“There’s Clair,” my husband Scott says, pulling his binocs from the windowsill.
All loons are named Clair.
Many times on the lake I’ve approached a loon from our kayak, Major Grey. As long as their babies aren’t near, the loons don’t seem to mind the quiet presence of a kayak. I’m always amazed at the hugeness of loons – they are more like great black and white barnyard geese than polite-sized ducks.
This particular Clair confines herself to an area of the pond about fifty feet from our dock. There she paddles away the afternoon.
“There she is,” one of us will say to the other, the level of discourse between us growing lame on these humid summer days.
As I stand on the dock and watch her, I’ve become convinced that this is a loon with very little on her mind. This is a loon with some sort of psychological attachment to 100 square feet of pond. Is she watching a phantom nest? Just what is she doing? We don’t know and it bothers us..
On Saturday the heat gives way after a thunderstorm. My son Marty and I are on the porch listening to the new Harry Potter on CD. (We’ve already read the book but are now listening for clues about what’s to come in the final installment.) At the end of disc six, I say to my boy, “Let’s see how close we can get to Clair.”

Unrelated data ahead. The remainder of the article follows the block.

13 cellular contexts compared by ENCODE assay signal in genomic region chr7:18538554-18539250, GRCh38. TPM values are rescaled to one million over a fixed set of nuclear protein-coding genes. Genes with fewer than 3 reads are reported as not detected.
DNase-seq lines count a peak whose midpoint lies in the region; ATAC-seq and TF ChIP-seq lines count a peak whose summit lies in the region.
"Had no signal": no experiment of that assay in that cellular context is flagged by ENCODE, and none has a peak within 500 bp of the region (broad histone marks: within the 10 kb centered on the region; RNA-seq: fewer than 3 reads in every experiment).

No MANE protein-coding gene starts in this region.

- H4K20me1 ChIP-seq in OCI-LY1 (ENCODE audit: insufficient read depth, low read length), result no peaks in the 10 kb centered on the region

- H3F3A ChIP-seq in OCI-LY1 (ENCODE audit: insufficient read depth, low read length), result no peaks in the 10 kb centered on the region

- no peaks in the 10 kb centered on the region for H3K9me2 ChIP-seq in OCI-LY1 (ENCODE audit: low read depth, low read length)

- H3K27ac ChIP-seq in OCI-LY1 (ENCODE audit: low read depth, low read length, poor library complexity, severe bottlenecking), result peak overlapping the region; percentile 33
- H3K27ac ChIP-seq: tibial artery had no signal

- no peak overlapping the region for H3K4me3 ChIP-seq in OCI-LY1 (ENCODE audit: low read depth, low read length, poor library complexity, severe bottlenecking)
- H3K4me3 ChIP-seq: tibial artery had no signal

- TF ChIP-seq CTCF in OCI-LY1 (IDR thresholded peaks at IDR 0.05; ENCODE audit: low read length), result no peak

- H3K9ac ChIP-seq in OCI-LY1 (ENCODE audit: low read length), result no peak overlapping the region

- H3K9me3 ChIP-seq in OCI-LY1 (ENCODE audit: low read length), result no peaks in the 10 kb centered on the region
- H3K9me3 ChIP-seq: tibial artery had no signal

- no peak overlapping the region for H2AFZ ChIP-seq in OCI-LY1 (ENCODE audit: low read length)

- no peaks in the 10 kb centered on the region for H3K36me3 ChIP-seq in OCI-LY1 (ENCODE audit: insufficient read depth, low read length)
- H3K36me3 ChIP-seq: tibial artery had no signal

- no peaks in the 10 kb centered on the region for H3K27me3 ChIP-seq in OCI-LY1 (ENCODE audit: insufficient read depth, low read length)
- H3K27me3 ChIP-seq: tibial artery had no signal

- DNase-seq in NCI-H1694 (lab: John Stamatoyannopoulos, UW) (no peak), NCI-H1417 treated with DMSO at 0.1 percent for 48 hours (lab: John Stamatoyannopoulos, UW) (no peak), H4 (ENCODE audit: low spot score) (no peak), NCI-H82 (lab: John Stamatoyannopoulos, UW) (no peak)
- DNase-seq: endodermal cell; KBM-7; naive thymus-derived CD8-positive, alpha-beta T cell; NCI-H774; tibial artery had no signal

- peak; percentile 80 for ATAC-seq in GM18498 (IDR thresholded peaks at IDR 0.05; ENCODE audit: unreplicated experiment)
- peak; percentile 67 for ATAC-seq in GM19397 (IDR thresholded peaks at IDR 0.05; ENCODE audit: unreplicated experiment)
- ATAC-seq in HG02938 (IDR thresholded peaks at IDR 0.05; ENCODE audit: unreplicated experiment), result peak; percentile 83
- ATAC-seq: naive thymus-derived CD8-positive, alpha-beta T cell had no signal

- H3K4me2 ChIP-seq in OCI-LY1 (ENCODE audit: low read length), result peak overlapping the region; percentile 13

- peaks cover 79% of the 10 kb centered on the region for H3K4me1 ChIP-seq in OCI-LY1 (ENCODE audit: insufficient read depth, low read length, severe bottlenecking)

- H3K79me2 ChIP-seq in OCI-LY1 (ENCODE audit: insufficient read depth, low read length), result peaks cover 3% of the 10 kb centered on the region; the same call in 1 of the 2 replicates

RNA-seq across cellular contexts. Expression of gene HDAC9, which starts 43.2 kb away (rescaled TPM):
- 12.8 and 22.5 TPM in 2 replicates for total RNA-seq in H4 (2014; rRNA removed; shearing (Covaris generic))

At the pond’s edge, we pull our plastic tubes from under the kayaks and quietly launch off the dock on our bellies. We paddle out to Clair with expert little motions of our hands and feet. We communicate by hand signals and mind reading. I take a northerly flanking approach while Marty takes the direct route that is more his style.
Though we are both just twenty feet away, Clair still doesn’t seem to notice us. The only thing that’s changed is that she looks a lot bigger. She’s one big bird. We look at each other and nod then move in another few feet. Marty, his hair blond from the sun and grown out long for the first time, shakes his bangs from his eyes and gives me a look that says, “Well, here we are, Mom, floating on tubes in the middle of the pond looking at a loon that doesn’t care if we live or die.”
I’m heartened by the fact that he doesn’t feel compelled to say it out loud. I take his choosing the nonverbal option to mean that he does regard it as a special mother/son/loon moment to be remembered all his life. I give him a little shrug and begin to paddle my tube gently back to the dock.
“You want to go swimming?” I ask, throwing my tube onto the runway. Based on our maneuver, it seems that we can dispense with all this loon sensitivity we’ve been practicing and go back to being our loud and splashy selves.
“No,” he says, looking up at the gray sky. “It’s kinda cool.”
I watch him walk up the hill to the house, his beautiful back, thin and tanned, with its little starter muscles beginning to ripple as he climbs over the granite outcrops in the yard. At 11 and a half he’s turning into something other than a young boy, but I don’t quite know what it is. I let him go. The next HP disc has the Gryffindor-Slytherin quidditch match and I know he wants to hear it.